A varied diet and exercise can help you cope
The treatments given to myeloma patients may affect your mental and physical well-being. In order to better cope with the treatments, it is important to get a sufficient amount of sleep, eat well and stay in good physical condition. Try to live as normally as you can despite your illness.
Many myeloma patients experience tiredness, anxiety or depression. Daily routines can often seem unmanageable. Every person diagnosed with myeloma goes through these feelings in their own way. Sometimes doing the small everyday things that you love may help you feel better. Your attitude towards life is also something that you can influence.
Listen to your feelings and take time to rest in your everyday life. If you experience extreme tiredness or fatigue, be sure to talk openly about how you feel with your doctor or nurse. It is also important that you take care of your mental well-being during the treatments. Talk about how you are feeling with the healthcare professionals taking care of you and with your friends and relatives.
Good nutrition gives you energy for recovery
It is essential that you get enough energy during your cancer treatments. You will need more energy, proteins and nutrients than usual for tissue renewal and recovery. By eating enough food and enjoying a varied diet, you will feel better during the treatments.
Myeloma affects nutrition and eating in many ways. Your weight may easily drop if swallowing or ingesting food is painful or makes you nauseous. Cancer treatments may also change your sense of taste as well as causing dryness and pain in the mouth.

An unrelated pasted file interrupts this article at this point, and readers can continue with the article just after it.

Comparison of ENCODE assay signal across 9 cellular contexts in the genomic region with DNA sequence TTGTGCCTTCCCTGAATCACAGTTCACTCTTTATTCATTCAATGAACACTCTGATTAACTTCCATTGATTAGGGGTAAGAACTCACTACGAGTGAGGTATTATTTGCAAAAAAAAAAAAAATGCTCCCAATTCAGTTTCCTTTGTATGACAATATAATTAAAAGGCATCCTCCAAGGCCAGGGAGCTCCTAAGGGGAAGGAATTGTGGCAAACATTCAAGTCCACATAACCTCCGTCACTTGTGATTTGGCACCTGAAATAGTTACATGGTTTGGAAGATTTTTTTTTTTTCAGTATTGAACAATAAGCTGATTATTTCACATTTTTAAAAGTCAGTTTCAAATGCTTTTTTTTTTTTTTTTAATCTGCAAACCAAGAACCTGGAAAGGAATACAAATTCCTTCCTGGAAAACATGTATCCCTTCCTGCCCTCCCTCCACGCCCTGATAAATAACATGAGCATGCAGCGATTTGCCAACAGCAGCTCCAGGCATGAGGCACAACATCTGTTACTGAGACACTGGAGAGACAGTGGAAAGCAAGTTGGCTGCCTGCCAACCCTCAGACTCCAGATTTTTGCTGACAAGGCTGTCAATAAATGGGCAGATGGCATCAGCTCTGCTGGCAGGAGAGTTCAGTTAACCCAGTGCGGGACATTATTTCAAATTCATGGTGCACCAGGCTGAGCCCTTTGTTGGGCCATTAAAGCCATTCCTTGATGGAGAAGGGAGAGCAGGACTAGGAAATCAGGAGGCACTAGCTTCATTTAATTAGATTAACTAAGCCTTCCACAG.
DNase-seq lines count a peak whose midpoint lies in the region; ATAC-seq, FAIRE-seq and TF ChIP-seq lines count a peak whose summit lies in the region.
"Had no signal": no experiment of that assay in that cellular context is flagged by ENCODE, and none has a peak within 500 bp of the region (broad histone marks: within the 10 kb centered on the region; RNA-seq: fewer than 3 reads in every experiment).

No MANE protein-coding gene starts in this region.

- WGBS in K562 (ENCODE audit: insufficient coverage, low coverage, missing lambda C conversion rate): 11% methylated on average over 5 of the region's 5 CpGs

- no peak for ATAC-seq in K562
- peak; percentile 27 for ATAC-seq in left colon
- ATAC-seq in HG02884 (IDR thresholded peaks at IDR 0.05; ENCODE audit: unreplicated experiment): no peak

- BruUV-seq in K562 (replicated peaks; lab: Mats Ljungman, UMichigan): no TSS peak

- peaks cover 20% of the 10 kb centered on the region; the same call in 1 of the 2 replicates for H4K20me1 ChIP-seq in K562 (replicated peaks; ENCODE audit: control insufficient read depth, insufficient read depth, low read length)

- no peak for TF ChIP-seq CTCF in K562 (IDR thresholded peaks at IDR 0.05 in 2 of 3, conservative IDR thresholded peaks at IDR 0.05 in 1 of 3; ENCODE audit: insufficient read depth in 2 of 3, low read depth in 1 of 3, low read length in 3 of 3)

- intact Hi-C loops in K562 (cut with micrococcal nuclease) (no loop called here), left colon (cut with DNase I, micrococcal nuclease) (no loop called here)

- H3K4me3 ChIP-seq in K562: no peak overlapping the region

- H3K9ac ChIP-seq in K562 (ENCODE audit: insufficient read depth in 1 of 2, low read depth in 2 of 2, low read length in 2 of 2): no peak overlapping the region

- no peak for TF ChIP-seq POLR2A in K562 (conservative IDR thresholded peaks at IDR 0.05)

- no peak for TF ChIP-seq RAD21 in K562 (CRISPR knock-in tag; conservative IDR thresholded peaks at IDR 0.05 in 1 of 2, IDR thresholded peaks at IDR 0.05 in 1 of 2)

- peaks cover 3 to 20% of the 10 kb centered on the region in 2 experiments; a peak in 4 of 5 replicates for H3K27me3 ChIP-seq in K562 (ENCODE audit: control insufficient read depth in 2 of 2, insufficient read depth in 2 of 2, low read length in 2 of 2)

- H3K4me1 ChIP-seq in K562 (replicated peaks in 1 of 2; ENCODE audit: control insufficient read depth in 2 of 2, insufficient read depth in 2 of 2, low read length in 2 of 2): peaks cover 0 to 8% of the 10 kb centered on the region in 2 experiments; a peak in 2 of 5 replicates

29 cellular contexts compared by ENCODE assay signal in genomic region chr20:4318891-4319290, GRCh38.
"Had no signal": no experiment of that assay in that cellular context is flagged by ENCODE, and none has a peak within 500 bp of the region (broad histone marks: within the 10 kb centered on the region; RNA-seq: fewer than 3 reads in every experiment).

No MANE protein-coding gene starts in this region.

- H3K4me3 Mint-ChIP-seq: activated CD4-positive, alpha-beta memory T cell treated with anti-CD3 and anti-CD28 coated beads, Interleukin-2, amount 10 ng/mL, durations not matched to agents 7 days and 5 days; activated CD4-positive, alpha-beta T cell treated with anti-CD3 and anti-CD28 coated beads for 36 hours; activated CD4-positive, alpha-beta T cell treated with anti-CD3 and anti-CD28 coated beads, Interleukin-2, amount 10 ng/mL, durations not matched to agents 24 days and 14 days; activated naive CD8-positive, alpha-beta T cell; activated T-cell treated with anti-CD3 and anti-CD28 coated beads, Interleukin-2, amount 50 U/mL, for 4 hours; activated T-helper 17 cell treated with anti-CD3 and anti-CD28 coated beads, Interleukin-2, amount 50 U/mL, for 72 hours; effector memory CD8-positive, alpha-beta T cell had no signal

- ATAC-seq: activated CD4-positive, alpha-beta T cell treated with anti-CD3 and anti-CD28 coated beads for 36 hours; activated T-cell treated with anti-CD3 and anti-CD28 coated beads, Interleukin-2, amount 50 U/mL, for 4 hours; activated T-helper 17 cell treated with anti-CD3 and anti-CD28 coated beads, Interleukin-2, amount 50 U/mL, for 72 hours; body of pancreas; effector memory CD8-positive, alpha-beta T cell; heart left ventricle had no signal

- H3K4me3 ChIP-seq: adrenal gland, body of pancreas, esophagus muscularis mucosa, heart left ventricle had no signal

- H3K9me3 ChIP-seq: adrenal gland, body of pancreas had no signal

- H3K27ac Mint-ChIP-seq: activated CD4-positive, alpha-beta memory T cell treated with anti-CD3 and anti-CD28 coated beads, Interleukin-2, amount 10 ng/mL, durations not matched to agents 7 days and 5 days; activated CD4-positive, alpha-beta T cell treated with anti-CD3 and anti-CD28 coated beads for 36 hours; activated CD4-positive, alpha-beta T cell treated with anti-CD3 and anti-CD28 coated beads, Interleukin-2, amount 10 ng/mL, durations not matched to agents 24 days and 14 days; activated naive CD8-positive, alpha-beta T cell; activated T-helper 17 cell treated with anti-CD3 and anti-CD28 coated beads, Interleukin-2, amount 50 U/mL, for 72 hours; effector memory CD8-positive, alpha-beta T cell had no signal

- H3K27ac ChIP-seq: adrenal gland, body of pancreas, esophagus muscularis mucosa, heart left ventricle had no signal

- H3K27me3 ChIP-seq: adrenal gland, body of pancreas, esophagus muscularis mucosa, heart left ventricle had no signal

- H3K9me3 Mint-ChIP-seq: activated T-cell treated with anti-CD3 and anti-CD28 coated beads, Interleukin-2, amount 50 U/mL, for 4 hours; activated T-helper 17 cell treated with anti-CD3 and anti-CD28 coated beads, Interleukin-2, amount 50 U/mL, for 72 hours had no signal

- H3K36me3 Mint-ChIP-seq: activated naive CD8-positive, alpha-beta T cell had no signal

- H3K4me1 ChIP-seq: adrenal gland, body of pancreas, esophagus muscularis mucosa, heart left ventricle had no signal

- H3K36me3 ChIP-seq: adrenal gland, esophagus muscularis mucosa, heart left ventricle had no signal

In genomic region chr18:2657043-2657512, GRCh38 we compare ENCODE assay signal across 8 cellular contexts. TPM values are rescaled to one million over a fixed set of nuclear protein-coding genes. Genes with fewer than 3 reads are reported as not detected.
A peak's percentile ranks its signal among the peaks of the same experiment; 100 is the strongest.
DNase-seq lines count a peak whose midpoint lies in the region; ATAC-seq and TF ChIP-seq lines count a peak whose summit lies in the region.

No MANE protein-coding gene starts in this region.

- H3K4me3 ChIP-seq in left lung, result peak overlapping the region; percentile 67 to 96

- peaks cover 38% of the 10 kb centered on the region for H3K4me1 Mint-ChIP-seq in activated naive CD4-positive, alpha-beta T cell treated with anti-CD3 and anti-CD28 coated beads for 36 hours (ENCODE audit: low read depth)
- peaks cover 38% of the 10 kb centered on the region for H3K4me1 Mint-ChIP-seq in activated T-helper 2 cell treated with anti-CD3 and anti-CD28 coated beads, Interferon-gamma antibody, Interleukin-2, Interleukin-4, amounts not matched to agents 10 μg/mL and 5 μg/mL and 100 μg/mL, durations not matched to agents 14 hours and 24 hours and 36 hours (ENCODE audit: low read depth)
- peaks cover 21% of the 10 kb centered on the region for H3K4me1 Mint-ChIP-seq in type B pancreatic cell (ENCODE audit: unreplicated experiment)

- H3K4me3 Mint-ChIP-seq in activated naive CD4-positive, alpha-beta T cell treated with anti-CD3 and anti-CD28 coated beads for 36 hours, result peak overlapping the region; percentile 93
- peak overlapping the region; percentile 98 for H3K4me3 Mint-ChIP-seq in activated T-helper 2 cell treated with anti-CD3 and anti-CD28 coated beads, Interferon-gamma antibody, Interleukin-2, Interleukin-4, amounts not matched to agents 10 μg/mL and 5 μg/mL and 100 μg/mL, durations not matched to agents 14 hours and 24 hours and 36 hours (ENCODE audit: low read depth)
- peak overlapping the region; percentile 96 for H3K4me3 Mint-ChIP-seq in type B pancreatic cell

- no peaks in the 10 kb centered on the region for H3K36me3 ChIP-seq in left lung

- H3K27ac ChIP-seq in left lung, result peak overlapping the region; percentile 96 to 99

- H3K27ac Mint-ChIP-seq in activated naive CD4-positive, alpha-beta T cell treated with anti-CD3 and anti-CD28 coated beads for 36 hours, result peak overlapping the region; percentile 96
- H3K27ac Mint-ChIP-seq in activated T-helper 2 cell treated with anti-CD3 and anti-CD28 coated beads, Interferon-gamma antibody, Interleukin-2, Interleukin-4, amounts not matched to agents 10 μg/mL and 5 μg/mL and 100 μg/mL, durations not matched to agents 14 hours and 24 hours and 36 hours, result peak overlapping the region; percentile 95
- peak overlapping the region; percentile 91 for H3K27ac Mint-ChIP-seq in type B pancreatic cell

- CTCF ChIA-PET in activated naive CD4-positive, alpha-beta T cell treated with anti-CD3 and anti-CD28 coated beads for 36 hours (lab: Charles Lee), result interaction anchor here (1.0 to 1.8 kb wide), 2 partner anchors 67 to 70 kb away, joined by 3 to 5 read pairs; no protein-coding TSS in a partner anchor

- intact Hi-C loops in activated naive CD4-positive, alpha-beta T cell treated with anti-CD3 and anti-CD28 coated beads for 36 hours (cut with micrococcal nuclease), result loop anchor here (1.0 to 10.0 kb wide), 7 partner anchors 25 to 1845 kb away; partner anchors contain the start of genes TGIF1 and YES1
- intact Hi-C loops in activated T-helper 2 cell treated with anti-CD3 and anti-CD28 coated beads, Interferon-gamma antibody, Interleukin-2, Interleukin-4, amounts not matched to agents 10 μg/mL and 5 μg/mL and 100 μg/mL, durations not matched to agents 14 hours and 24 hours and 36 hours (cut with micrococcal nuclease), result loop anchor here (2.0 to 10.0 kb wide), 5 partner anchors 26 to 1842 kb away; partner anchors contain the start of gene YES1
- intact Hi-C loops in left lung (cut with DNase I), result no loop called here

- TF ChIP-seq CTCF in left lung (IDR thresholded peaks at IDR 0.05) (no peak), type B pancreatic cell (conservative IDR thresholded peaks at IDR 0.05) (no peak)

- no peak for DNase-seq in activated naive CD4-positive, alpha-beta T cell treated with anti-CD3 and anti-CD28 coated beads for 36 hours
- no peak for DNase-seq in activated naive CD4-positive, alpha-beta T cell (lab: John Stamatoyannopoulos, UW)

Some treatments such as corticosteroids may also increase your appetite, and with less exercise you may gain weight more easily than usual. Gaining a few kilograms is nothing to worry about, but more pronounced weight gain may make exercise harder and increase your blood sugar levels. You should aim for a stable weight.
Try to make your mealtimes enjoyable and something to look forward to. If you experience nausea, these tips may help:
- Have several small meals at about 2–3-hour intervals. Large meals may make your stomach too full, causing nausea.
- Eat when you have a good appetite even if that means changing your usual meal times.
- Choose savoury and liquid foods such as soups, gruel, porridge and fruit kissel.
- Try having cold snacks such as slices of fruit or cut meats instead of hot dishes.
- Choose non-spicy, non-acidic foods that do not irritate your stomach or mouth.
- Eat slowly and chew your food well, small amounts at a time.
- Air the dining area before eating. Fresh air can help you feel better.
If you have diarrhoea, drink plenty of liquid such as dilute fruit juice or tea to prevent dehydration. Products containing lactic acid bacteria may help with loose stools. Drinking enough liquid is also important in managing constipation. It is also a good idea to eat lots of fibre-rich foods such as vegetables and wholemeal bread and porridge.
Listen to yourself when exercising
Myeloma makes your bones release more calcium than usually. This often leads to impaired bone health, increasing the risk of fractures and skeletal pain. Regular exercise makes your bones and muscles stronger, boosts your self-confidence and helps you get through the treatments.
The right amount of exercise
- slows down muscle and bone loss and makes your muscles and bones stronger
- improves your functional capacity by improving balance and steadiness
- improves your respiratory and cardiovascular health and physical well-being both in everyday life and during the treatments.
Exercise also has a significant positive effect on mood. Exercise may help take your mind off unpleasant thoughts and also gives social support if you do it together with someone else. Exercise improves quality of life by reducing the anxiety and tiredness associated with myeloma and its treatments.
Listen to yourself about how much to exercise. Myeloma and the cancer treatments strain your body, so avoid over-vigorous exercise. Suitable exercises may include slow or fast walking, swimming or gentle muscle exercise.